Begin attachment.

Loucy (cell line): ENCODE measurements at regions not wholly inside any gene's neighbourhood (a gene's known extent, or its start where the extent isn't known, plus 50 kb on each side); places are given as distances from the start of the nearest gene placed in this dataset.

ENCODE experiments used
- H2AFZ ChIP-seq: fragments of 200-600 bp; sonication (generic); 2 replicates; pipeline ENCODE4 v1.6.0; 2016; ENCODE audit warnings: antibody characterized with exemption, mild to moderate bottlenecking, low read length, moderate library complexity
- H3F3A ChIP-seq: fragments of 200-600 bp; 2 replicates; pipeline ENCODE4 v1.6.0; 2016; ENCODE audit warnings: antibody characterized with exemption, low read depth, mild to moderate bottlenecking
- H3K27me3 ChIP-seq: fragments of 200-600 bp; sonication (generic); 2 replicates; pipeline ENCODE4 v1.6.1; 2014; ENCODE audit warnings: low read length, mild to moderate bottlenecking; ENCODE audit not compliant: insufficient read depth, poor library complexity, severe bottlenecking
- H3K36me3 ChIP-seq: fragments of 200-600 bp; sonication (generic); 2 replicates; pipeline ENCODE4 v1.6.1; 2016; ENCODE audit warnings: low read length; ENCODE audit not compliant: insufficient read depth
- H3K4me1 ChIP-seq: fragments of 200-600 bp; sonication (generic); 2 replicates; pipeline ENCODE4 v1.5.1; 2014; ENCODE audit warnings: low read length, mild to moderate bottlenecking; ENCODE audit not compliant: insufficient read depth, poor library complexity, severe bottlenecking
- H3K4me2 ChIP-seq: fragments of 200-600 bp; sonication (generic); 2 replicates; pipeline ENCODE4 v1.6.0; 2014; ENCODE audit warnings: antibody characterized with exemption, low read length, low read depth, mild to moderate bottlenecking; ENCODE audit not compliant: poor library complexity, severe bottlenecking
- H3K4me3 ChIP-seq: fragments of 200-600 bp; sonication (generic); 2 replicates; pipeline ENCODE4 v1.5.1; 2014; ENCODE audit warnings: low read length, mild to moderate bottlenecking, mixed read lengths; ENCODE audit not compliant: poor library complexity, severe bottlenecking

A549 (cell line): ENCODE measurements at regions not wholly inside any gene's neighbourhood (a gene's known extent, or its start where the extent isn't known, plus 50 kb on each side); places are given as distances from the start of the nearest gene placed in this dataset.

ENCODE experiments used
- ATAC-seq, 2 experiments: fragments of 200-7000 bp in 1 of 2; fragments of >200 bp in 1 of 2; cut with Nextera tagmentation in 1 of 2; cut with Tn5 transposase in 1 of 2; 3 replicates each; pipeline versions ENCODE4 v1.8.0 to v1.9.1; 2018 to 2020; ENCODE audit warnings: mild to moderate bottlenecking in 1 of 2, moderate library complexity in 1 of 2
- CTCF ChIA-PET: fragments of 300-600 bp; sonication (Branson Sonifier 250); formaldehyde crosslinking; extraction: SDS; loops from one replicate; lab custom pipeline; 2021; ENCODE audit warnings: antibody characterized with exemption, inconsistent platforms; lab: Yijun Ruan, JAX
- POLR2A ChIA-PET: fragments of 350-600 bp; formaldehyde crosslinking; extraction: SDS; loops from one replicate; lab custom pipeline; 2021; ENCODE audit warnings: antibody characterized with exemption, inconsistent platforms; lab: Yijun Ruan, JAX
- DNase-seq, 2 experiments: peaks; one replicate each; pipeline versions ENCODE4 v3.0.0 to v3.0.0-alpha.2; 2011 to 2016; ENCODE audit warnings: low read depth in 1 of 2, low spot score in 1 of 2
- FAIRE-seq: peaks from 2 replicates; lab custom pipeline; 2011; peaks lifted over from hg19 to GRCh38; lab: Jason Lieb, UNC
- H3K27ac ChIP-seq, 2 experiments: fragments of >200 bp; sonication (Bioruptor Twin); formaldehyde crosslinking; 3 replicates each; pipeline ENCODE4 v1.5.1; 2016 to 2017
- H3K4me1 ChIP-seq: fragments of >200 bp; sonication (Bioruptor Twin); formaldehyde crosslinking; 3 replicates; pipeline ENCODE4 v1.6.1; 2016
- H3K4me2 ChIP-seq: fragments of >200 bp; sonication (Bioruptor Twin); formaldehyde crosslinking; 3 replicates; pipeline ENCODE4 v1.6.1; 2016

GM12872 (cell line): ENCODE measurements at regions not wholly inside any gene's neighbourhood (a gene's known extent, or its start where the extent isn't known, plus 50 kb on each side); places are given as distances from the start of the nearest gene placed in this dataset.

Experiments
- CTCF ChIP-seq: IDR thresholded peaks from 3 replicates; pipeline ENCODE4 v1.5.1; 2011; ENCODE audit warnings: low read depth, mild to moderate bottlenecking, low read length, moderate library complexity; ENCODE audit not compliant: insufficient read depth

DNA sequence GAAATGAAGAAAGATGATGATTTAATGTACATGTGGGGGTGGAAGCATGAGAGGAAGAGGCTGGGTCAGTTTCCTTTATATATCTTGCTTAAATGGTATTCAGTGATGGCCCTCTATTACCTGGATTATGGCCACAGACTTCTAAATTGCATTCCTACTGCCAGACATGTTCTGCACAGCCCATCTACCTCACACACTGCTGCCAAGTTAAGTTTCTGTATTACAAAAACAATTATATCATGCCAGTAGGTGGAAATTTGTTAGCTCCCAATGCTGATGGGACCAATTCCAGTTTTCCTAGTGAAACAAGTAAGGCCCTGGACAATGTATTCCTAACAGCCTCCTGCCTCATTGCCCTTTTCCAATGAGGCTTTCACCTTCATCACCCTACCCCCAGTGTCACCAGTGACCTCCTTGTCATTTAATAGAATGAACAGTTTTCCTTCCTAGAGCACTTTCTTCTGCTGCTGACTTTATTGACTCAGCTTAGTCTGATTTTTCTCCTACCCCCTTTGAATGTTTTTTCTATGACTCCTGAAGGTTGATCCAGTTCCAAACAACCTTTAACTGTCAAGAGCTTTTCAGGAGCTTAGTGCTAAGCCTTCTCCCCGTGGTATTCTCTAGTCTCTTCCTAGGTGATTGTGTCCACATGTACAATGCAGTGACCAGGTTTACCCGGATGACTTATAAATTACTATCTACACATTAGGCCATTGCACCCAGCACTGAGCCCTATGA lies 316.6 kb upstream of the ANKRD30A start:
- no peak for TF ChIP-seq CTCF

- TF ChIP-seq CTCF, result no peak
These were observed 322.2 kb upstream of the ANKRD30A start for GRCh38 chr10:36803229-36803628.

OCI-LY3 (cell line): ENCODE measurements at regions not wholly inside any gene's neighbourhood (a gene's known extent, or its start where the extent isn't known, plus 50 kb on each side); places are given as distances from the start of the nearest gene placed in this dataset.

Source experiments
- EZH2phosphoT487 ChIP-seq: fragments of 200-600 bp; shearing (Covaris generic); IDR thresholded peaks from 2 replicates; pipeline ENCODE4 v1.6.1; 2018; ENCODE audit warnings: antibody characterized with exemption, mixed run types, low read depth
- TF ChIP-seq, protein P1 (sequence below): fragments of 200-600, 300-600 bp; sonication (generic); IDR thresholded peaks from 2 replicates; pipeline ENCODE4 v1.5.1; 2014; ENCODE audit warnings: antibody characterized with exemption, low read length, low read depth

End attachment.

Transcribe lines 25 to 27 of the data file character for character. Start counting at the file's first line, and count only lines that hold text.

- TF ChIP-seq CTCF, result no peak
These were observed 322.2 kb upstream of the ANKRD30A start for GRCh38 chr10:36803229-36803628.

OCI-LY3 (cell line): ENCODE measurements at regions not wholly inside any gene's neighbourhood (a gene's known extent, or its start where the extent isn't known, plus 50 kb on each side); places are given as distances from the start of the nearest gene placed in this dataset.